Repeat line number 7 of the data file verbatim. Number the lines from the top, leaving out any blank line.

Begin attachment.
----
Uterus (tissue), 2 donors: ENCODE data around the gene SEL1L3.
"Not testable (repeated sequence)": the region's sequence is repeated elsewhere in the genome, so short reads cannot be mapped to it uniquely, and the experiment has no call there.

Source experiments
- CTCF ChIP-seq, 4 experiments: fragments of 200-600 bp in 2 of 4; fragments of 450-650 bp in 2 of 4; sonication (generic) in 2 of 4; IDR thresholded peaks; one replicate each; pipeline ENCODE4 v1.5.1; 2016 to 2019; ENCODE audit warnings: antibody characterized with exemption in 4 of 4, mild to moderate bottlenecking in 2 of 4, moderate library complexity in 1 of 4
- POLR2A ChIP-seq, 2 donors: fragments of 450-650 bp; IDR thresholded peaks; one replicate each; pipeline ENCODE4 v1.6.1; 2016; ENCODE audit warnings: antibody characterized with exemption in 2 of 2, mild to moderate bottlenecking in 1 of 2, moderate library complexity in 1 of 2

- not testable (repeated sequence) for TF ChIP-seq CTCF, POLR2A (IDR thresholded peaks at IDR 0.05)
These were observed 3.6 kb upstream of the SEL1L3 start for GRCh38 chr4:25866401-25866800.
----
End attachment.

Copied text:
These were observed 3.6 kb upstream of the SEL1L3 start for GRCh38 chr4:25866401-25866800.